The virus influenza has hundreds of different forms. It mutates regularly, but virologists have identified three main groups: A, B, and C. Type A influenza is accountable for the bulk of seasonal flu cases and can affect both humans and animals. Type B is another kind of flu that causes seasonal sickness, but only affects humans. It is usually less severe than influenza A, but it can be very threatening to people with chronic illness. Type C only affects humans but is much less severe than A or B. This third type primarily impacts children and older populations.
All types of influenza are dangerous to humans. The Spanish flu killed millions of people all over the world, including over half a million Americans. In this country alone, over 200,000 people visit the hospital every year because of the flu. Experts disagree on how many people die from influenza (all types), but estimates range between 3000 and 49,000 deaths annually.
Understanding the symptoms of the Type B flu virus requires knowledge of viral impacts on the human body. A virus is a tiny organism that causes slight to critical diseases in humans. Viruses are 10,000 times smaller than the diameter of a human hair. Diseases produced by these pesky micro-organisms include flu, rabies, herpes, and the Ebola virus.
Type B flu viruses aren't as capable of mutation as type A. Virologists don't divide type B flu into subtypes but categorize them into lineages and strains. Currently, all type B flu viruses belong to one of two lineages: B/Yamagata or B/Victoria. Type B flu caused 38 percent of pediatric deaths in the 2010–11 influenza season in the U.S.
In Italy's past, the word 'influentia' described the adverse alinements of astral bodies that influenced everyday life and, in severe cases, made them ill. That's why we call this virus influenza. The discovery of microbes and the understanding of viral behavior has led us to understand and prevent the flu, but influenza still impacts our everyday life anyway. The flu usually comes on abruptly. Often, those who have the flu experience some or all of these symptoms: a sudden fever with a temperature of 100 degrees Fahrenheit or above, aches and pain, runny nose, congestion, nausea, and vomiting.
Moderate complications of type B flu include sinus and ear infections, while the development of pneumonia or the inflammation of the heart, brain, and muscle tissues cause significant threats. Since the flu virus is an infection in the respiratory tract, it can cause inflammatory reactions in vulnerable populations and can lead to sepsis. Also, type B flu makes chronic medical problems worse. It can prompt attacks in people with asthma, and those with chronic heart disease may experience a multitude of symptoms including heart palpitations.
The best treatments for flu require keeping warm, getting plenty of rest, and staying hydrated. Taking over-the-counter anti-inflammatories will help reduce fever and deal with any aches and pains. Drinking plenty of water prevents dehydration, but herbal tea will ease sore throats and soothe chills. Be careful when taking flu remedies because many of them contain anti-inflammatory medications already, and it is easy to consume more than the recommended dose.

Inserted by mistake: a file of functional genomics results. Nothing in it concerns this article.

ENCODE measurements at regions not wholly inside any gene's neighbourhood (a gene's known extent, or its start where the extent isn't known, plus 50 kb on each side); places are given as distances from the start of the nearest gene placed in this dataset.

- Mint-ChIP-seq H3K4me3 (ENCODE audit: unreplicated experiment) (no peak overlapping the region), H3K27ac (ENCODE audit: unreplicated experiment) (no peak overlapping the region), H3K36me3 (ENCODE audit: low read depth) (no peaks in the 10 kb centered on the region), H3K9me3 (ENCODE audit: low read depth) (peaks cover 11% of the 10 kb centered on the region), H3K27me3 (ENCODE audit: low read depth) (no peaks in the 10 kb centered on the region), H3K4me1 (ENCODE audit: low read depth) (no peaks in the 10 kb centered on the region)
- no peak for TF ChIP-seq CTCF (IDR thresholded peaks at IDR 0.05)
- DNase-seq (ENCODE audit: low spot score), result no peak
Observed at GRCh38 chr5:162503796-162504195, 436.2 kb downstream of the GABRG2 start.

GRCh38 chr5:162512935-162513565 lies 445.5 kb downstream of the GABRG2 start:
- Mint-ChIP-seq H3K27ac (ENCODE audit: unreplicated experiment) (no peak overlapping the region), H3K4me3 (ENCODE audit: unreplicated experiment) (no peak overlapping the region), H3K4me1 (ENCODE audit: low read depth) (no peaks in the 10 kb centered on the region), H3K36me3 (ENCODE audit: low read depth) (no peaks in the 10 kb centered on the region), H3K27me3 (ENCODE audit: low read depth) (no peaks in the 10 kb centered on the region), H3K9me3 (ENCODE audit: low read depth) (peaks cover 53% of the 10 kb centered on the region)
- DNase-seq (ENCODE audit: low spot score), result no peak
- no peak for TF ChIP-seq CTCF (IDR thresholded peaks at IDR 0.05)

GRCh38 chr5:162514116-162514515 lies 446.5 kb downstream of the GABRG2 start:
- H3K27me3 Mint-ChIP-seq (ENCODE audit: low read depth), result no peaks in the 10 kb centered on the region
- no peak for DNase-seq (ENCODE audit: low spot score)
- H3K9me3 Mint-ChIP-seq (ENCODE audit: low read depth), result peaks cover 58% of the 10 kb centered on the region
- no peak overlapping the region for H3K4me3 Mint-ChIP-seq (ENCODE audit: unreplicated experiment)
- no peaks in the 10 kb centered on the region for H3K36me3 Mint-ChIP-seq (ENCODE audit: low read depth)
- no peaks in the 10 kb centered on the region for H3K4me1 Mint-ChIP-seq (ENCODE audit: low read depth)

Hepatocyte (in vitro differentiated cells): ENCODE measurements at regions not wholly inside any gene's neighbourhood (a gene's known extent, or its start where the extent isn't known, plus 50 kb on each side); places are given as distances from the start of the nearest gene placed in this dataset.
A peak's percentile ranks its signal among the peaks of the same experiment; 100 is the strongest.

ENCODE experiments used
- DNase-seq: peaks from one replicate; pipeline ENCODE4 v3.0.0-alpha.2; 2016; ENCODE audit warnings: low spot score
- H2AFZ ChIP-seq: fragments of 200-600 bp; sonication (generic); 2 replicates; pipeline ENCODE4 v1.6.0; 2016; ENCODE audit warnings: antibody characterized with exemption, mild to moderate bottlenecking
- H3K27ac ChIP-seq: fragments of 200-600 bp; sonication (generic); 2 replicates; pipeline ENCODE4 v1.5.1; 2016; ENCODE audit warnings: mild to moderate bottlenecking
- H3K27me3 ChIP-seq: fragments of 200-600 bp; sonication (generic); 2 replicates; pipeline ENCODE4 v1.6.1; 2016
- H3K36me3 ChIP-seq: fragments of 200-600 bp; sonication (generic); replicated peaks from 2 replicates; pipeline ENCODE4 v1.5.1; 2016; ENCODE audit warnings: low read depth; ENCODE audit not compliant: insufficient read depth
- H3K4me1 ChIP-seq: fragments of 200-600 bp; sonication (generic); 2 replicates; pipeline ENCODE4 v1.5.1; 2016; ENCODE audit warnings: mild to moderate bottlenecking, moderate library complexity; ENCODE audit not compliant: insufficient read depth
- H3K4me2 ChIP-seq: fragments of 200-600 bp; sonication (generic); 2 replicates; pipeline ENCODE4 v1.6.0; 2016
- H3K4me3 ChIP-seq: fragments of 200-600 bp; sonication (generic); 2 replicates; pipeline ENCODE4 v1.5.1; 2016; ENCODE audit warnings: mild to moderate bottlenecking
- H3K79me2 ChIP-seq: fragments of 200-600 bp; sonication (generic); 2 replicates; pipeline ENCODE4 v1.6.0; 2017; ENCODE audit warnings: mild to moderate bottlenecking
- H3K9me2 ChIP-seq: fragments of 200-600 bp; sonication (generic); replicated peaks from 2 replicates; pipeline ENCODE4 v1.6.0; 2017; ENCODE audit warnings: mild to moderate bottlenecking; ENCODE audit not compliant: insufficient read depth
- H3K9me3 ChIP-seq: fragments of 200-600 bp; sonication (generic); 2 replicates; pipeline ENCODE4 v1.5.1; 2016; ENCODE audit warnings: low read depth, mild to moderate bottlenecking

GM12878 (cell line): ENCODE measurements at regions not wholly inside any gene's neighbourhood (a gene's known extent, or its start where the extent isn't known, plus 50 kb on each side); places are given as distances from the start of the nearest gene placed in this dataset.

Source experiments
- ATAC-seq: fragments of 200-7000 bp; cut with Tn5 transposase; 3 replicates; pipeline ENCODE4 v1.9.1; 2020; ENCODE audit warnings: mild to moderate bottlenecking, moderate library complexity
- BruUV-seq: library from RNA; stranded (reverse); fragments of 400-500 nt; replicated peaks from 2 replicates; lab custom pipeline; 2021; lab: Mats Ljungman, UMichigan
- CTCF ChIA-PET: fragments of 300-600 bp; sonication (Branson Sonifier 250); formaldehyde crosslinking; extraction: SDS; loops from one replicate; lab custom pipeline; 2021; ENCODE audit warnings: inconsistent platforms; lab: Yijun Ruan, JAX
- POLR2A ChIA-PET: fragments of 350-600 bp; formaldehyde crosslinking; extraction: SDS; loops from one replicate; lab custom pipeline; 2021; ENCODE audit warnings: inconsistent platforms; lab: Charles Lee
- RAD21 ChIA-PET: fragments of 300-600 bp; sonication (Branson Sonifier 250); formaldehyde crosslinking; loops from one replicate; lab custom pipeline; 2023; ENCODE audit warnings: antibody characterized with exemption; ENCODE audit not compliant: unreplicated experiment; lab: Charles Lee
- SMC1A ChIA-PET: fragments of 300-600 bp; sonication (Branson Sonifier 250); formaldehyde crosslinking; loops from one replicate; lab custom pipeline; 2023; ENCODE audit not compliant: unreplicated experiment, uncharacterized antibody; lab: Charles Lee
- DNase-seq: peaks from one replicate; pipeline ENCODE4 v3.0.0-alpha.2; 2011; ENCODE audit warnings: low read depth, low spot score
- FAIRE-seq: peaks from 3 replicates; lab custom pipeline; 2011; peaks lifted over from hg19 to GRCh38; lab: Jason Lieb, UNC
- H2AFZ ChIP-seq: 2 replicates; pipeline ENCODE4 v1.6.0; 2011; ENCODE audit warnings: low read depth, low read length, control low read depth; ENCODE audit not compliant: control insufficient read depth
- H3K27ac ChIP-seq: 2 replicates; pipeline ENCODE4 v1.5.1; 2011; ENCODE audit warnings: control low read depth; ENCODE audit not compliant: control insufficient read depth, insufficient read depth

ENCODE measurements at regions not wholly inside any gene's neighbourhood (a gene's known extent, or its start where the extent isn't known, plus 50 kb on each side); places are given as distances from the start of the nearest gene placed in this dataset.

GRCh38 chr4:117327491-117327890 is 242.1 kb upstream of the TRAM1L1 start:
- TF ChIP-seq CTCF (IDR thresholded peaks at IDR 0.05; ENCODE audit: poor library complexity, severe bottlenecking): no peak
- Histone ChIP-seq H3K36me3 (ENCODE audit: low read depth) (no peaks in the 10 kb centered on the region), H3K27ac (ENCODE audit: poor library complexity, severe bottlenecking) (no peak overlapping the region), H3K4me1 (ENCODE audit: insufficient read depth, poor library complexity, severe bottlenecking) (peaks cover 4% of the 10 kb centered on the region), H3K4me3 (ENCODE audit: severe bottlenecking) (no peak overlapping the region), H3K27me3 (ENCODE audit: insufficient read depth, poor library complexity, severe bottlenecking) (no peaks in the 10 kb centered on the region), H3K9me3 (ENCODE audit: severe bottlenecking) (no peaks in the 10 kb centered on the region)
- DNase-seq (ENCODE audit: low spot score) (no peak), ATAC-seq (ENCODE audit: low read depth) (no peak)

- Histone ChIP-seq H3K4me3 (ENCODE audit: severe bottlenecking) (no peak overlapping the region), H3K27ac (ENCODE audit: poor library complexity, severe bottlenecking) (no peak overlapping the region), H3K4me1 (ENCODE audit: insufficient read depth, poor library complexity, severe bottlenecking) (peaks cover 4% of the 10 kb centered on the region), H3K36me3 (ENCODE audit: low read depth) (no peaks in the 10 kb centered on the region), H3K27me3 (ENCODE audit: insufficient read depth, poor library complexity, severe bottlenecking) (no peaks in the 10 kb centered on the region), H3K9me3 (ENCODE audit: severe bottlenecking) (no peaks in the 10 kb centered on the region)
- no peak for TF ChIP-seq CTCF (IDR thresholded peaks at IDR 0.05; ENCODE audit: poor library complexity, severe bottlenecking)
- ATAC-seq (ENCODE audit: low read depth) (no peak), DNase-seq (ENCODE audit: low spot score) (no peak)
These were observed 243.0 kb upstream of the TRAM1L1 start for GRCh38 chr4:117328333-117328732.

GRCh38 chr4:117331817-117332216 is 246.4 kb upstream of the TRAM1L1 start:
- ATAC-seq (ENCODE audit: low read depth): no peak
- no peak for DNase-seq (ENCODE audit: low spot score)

Even healthy people can catch the flu, and flu-related complications can affect any age group. In addition to those noted earlier, individuals over the age of 65 years old, expectant women, and young children are at higher risk of severe complications. Dehydration causes symptoms to worsen. If you can't keep fluid in your system for more than a couple of hours, it is time to consult a medical professional.
Most people recover from the flu without medical intervention, but if your symptoms are severe and do not improve within a week, or if you have a fever for three or more days, then it is time to see a doctor. If your flu-like symptoms get better, but then return with a fever or worsening cough, then consult a medical professional.
The flu is very contagious and can quickly spread to others; this is more likely to occur during the first five days of symptomatic illness. Flu is passed on by microbes from coughs and sneezes. The virus spreads when the expectorated droplets attach onto nearby surfaces or people. Coughing or sneezing directly into your hands means that your hands carry viral droplets which can spread the illness, as well. Microbes can survive on untreated hands for 24 hours. Washing one's hands regularly is the most effective method of preventing the flu from spreading.
Another critical step in preventing the spread of any flu is getting an annual influenza vaccine. The flu shot won't give you the illness because there are no living microbes in the flu shot. After receiving the vaccine, you may experience muscle aches or feel slightly unwell for a couple of hours, but these symptoms will pass and the shot can help prevent the spread of type B influenza.
This site offers information designed for educational purposes only. You should not rely on any information on this site as a substitute for professional medical advice, diagnosis, treatment, or as a substitute for, professional counseling care, advice, diagnosis, or treatment. If you have any concerns or questions about your health, you should always consult with a physician or other healthcare professional.